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Defense Event

A Macroscopic Study of Network Security Threats at the Organizational Level

Jing Zhang


 
Thursday, September 10, 2015
08:30am - 10:30am
3725 Beyster Bldg.

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About the Event

Defenders of today's network are confronted with a large number of malicious activities such as spam, malware, and denial-of-service attacks. Although many studies have been performed on how to mitigate security threats, the interaction between attackers and defenders is like a game of Whac-a-Mole, in which the security community is chasing after attackers and malicious hosts rather than helping defenders to build systematic defensive solutions. As a complement to these studies that focus on attackers or end hosts, this thesis studies security threats from the perspective of the organization, the central authority that manages and defends a group of end hosts. This perspective provides a balanced position to understand security problems and to deploy and evaluate defensive solutions. This thesis explore how a macroscopic view of network security from an organization's perspective can be formed to help effectively measure, understand, and mitigate security threats. To realize this goal, we bring together a broad collection of reputation blacklists that cover malicious sources involved in Spam, Phishing/Malware, and active scanning. We first measure the properties of the malicious sources identified by these blacklists and their impact on an organization. We reveal that the malicious sources have a surprisingly high impact on an organization's traffic --- about 17% of the organization's traffic is from or to malicious sources. We then aggregate the malicious sources to Internet organizations and characterize the maliciousness of organizations and their evolution over a period of two and half years. We find that the maliciousness of organizations varies greatly: while more than half of the organizations remain ``clean'', some organizations have a disproportionally large fraction of their IP addresses involved in malicious activities. We also find that both the average magnitude and the dynamic of maliciousness have increased significantly over the past two and half years. Next, we aim to understand the cause of different maliciousness levels in different organizations. By systematically examining the relationship between eight security mismanagement symptoms and the maliciousness of organizations, we find a strong positive correlation between mismanagement and maliciousness of organizations. Lastly, motivated by the observation that there are organizations that have a significant fraction of their IP addresses involved in malicious activities, we evaluate the tradeoff of one type of mitigation solution at the organization level --- network takedowns. Based on a broad set of cost and benefit metrics and tradeoff analysis, we identify hundreds of Internet organizations for whom this analysis shows significant favorable returns, with minor costs when they are shuttered.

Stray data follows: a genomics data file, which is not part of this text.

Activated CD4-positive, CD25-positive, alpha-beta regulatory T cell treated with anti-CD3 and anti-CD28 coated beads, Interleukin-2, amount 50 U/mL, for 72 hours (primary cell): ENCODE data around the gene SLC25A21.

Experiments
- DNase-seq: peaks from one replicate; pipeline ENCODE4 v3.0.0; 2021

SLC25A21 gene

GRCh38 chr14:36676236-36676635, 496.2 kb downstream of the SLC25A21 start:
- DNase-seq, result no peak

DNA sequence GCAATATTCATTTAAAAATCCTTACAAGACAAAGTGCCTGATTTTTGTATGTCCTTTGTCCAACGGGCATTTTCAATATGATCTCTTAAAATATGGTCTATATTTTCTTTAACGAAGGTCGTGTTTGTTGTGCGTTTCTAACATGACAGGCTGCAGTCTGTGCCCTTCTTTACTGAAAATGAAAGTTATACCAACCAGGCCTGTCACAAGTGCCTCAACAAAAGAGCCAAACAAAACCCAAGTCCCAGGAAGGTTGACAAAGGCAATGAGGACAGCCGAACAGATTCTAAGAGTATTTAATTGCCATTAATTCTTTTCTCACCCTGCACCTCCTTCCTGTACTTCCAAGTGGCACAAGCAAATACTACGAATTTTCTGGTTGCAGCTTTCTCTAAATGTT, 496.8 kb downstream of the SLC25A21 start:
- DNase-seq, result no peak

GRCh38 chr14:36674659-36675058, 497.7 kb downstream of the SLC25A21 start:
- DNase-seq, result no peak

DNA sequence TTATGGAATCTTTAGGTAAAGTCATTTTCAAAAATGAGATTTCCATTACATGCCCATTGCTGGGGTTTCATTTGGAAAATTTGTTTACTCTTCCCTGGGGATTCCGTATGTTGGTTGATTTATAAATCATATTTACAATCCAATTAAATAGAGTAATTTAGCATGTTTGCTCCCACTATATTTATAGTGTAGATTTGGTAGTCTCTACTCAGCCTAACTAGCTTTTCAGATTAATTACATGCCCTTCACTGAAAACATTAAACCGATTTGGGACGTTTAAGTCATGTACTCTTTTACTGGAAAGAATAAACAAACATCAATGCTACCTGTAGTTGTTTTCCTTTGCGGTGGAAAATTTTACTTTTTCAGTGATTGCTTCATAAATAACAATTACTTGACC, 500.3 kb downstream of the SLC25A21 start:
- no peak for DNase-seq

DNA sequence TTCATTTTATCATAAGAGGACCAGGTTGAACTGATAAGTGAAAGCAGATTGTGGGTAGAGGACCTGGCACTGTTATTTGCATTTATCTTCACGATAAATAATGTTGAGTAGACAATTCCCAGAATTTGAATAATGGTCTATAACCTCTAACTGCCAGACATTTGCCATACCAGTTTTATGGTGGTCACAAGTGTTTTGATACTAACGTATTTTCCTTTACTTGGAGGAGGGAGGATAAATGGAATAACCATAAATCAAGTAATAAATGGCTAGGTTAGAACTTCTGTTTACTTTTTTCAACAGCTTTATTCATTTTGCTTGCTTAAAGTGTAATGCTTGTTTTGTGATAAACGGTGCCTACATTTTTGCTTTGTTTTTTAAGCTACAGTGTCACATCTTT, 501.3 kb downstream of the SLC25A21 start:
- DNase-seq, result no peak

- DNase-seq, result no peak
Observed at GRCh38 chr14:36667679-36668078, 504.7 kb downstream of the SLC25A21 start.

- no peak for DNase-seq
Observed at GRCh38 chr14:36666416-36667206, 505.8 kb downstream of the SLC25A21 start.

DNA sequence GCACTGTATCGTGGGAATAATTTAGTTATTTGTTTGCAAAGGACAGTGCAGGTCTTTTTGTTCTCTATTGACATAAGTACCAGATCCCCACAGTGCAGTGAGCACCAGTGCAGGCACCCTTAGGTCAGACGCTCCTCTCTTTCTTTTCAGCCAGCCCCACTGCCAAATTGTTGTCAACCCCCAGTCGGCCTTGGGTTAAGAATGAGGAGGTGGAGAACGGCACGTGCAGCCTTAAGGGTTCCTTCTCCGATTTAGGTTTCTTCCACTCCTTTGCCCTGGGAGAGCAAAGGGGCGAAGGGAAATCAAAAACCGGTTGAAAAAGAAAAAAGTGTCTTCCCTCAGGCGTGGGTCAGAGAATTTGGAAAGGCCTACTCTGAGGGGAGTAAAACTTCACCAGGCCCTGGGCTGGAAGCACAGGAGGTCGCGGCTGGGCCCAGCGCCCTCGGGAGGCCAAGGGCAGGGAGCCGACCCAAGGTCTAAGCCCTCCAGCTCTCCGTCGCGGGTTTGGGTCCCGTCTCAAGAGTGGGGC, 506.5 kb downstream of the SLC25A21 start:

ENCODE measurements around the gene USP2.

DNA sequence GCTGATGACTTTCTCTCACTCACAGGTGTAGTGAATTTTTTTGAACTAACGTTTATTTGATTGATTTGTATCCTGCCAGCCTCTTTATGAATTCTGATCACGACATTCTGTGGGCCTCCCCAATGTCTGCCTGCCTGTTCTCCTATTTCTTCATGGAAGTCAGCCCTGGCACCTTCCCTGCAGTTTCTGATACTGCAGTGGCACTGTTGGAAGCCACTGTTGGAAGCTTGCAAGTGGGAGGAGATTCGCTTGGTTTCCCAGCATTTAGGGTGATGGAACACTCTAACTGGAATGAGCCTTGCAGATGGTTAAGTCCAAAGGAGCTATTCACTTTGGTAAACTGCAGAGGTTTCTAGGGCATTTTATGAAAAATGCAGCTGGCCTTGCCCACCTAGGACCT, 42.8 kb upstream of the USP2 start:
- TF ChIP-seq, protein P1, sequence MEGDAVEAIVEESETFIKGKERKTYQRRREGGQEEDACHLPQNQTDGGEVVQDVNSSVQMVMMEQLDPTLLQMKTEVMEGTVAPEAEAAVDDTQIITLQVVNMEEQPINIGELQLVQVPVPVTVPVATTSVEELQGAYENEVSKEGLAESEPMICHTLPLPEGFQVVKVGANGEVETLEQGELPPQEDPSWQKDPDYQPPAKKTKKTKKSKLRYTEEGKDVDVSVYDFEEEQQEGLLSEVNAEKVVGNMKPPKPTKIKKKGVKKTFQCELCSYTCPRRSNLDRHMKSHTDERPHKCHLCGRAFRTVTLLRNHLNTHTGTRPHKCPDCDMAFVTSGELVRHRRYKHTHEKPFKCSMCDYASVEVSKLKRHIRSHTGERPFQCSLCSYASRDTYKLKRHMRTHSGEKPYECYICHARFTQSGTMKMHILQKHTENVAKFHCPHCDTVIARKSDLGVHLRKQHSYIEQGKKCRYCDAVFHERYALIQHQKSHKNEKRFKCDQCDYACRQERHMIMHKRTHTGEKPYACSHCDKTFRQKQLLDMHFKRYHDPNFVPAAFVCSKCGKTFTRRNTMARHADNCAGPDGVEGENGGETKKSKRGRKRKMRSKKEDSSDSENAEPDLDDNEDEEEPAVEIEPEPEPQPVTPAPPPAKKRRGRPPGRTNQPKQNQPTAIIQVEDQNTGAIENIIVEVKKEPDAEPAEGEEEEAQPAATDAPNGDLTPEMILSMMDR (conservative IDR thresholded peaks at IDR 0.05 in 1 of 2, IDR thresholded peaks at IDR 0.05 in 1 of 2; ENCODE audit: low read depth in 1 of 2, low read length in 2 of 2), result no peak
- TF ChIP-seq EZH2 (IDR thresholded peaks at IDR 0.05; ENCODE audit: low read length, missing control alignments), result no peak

Additional Information

Sponsor(s): Michael Donald Bailey and Mingyan Liu

Open to: Public